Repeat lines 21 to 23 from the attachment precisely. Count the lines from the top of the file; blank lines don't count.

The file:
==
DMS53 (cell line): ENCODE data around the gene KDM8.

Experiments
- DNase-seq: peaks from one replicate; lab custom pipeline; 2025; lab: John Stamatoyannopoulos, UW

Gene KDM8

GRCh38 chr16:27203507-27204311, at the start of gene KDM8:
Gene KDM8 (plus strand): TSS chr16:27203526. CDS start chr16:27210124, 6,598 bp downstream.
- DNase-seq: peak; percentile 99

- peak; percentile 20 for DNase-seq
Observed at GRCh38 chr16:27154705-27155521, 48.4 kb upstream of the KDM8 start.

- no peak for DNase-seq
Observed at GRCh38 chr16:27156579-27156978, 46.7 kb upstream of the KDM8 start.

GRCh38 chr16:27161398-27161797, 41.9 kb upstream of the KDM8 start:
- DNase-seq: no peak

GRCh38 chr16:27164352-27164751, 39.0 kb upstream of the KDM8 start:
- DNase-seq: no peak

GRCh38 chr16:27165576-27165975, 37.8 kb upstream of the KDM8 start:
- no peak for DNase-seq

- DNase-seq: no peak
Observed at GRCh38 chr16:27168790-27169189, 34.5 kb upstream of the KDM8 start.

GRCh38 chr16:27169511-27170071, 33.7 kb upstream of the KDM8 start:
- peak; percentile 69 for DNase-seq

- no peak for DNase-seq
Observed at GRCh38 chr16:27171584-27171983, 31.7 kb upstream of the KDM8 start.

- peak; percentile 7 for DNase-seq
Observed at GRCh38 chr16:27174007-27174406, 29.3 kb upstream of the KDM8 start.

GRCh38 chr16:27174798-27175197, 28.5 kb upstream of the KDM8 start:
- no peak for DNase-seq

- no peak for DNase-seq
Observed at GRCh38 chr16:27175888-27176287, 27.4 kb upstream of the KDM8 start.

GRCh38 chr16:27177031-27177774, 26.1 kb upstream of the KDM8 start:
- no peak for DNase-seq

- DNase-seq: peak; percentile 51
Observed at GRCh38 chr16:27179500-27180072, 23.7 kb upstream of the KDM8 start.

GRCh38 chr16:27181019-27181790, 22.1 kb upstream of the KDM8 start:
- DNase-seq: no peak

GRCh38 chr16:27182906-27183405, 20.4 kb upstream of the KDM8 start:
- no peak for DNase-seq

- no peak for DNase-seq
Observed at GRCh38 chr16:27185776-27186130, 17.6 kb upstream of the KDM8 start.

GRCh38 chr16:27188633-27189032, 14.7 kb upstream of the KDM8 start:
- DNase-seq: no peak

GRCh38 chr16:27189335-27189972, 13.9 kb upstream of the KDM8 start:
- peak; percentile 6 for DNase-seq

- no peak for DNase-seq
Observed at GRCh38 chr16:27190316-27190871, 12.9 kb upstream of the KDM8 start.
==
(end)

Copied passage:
- peak; percentile 69 for DNase-seq

- no peak for DNase-seq
Observed at GRCh38 chr16:27171584-27171983, 31.7 kb upstream of the KDM8 start.